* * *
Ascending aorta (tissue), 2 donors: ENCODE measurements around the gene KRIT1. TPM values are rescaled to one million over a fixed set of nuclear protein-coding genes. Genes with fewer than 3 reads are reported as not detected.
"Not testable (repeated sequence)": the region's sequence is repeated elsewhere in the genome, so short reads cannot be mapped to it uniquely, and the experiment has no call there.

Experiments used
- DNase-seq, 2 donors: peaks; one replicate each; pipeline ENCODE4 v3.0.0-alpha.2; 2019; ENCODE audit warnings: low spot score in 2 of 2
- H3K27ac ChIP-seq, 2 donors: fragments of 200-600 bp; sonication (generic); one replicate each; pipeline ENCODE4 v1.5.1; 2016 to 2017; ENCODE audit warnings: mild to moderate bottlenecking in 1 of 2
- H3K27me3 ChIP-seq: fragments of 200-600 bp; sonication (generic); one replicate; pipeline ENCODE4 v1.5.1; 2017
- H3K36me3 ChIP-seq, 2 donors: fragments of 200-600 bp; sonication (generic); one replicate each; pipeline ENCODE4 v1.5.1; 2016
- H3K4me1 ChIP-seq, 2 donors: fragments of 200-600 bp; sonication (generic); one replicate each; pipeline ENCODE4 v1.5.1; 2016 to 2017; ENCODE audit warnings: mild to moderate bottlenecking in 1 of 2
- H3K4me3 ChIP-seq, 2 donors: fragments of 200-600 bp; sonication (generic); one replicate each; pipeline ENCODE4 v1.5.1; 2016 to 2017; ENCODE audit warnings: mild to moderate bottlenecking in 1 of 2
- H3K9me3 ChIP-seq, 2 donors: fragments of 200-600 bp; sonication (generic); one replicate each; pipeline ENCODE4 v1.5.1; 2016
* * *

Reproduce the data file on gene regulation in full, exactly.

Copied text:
Ascending aorta (tissue), 2 donors: ENCODE measurements around the gene KRIT1. TPM values are rescaled to one million over a fixed set of nuclear protein-coding genes. Genes with fewer than 3 reads are reported as not detected.
"Not testable (repeated sequence)": the region's sequence is repeated elsewhere in the genome, so short reads cannot be mapped to it uniquely, and the experiment has no call there.

Experiments used
- DNase-seq, 2 donors: peaks; one replicate each; pipeline ENCODE4 v3.0.0-alpha.2; 2019; ENCODE audit warnings: low spot score in 2 of 2
- H3K27ac ChIP-seq, 2 donors: fragments of 200-600 bp; sonication (generic); one replicate each; pipeline ENCODE4 v1.5.1; 2016 to 2017; ENCODE audit warnings: mild to moderate bottlenecking in 1 of 2
- H3K27me3 ChIP-seq: fragments of 200-600 bp; sonication (generic); one replicate; pipeline ENCODE4 v1.5.1; 2017
- H3K36me3 ChIP-seq, 2 donors: fragments of 200-600 bp; sonication (generic); one replicate each; pipeline ENCODE4 v1.5.1; 2016
- H3K4me1 ChIP-seq, 2 donors: fragments of 200-600 bp; sonication (generic); one replicate each; pipeline ENCODE4 v1.5.1; 2016 to 2017; ENCODE audit warnings: mild to moderate bottlenecking in 1 of 2
- H3K4me3 ChIP-seq, 2 donors: fragments of 200-600 bp; sonication (generic); one replicate each; pipeline ENCODE4 v1.5.1; 2016 to 2017; ENCODE audit warnings: mild to moderate bottlenecking in 1 of 2
- H3K9me3 ChIP-seq, 2 donors: fragments of 200-600 bp; sonication (generic); one replicate each; pipeline ENCODE4 v1.5.1; 2016